Poly International had a very strong sale of Chinese classical art, including the top price paid for a classical work of nearly $25m above an estimate of $3m. The entire auction cycle just competed in Beijing brought in about $232m in sales. The lead lot and another calligraphy work were consigned by Guy and Myriam Ullens, important European collectors of Chinese art. But the auction house couldn’t resist a little jingoism in the general manager of Poly International Li Da’s comments to Reuters:
“Only the Chinese can truly appreciate the spirit, the philosophy and historical importance of such classical Chinese paintings,” said Li.
“I feel classic Chinese art is still undervalued compared with the prices paid for Western Impressionist and contemporary paintings by artists like Picasso or Renoir,” she added. […] “The (classical) Chinese art market has now reached the 100 million yuan level, and given China’s economic strength I find this to be a natural development.”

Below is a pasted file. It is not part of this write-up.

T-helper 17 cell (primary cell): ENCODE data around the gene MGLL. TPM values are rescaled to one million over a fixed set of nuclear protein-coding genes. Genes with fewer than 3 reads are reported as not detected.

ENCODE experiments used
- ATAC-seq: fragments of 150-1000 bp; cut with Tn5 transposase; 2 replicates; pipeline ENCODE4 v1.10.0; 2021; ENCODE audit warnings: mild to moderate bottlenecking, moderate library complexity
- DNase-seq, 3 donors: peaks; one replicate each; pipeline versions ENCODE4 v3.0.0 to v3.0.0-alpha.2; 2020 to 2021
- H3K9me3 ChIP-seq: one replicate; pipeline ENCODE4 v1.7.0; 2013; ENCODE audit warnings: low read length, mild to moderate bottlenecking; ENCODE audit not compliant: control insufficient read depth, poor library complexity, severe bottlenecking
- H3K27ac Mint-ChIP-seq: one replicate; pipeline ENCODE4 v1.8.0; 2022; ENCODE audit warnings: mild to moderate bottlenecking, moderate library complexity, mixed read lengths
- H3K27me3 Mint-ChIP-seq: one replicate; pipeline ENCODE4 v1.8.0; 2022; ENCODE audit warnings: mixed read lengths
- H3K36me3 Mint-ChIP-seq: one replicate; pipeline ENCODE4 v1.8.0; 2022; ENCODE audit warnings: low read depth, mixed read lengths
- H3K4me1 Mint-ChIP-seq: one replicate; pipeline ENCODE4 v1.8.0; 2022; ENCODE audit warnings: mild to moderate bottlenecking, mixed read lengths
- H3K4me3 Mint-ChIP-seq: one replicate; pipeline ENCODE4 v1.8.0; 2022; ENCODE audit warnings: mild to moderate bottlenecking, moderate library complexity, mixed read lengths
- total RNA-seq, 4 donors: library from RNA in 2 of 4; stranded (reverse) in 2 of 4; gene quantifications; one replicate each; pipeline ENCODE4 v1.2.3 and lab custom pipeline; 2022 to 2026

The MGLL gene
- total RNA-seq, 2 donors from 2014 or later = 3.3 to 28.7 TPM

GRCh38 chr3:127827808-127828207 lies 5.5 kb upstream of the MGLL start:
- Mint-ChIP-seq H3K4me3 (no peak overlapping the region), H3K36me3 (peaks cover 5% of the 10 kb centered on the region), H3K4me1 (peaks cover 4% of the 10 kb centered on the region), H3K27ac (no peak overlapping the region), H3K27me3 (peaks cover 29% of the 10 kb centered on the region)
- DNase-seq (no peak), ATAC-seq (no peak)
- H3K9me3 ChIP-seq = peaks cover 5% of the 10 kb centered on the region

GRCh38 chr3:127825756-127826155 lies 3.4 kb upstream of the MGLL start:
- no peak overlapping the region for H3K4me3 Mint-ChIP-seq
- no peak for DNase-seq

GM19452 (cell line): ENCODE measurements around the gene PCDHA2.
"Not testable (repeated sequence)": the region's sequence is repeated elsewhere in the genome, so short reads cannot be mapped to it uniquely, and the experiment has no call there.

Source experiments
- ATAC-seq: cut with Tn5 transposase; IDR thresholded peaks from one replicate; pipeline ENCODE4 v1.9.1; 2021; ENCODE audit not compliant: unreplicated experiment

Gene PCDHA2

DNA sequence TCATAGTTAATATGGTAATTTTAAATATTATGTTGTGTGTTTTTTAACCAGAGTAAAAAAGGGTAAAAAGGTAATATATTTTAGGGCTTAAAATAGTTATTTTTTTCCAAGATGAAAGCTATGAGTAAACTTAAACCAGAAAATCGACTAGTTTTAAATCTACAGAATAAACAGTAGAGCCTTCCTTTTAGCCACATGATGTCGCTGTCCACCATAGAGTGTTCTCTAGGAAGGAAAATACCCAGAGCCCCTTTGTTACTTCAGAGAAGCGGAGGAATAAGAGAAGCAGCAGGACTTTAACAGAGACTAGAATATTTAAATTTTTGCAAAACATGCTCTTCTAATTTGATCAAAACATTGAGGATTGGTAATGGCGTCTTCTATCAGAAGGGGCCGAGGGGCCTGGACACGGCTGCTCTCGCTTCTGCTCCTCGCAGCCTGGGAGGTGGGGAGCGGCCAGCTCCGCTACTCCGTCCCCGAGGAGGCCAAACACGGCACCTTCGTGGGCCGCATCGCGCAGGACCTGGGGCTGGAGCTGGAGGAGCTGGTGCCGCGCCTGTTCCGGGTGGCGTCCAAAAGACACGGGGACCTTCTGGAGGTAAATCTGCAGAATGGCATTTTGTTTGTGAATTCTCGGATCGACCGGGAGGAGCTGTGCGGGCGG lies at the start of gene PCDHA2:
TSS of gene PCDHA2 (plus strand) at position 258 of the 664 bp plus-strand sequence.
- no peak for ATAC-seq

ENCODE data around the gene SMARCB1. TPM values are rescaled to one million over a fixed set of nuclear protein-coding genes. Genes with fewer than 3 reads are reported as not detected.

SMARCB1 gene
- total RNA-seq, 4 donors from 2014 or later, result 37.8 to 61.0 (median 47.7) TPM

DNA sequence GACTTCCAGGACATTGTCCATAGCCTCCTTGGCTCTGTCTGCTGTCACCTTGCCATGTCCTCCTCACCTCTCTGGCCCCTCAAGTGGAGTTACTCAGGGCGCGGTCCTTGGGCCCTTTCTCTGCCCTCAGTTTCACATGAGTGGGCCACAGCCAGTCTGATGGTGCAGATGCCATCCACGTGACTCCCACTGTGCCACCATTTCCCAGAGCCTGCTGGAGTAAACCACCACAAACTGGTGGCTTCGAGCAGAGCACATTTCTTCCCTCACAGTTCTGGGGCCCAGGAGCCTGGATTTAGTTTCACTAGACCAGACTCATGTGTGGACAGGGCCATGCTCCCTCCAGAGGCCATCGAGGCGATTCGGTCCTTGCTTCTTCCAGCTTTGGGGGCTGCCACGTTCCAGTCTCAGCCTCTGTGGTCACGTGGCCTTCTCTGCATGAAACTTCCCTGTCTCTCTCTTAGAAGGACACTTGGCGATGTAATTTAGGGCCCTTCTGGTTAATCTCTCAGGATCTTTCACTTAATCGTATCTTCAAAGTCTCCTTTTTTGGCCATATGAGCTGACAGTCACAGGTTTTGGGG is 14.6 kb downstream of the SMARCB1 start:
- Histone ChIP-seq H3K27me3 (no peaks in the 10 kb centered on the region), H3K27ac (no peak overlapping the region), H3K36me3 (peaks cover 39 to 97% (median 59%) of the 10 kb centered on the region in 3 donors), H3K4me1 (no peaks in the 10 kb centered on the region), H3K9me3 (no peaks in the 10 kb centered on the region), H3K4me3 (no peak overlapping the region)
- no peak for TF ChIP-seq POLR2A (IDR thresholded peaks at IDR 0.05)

The top works found very enthusiastic bidders:
The painting, “Eighteen Arhats” by 16th century Ming dynasty painter Wu Bin, was sold to Shanghai private collector Liu Yiqian for 169.1 million yuan including commissions, almost eight times its pre-sale estimate of 20 million yuan, said auctioneers Poly International. […] The scroll was one of three blockbuster works that exceeded or hovered near the 100 million yuan mark during the autumn sales season in Beijing by Poly International, in a strong year-end showing for the Chinese art market.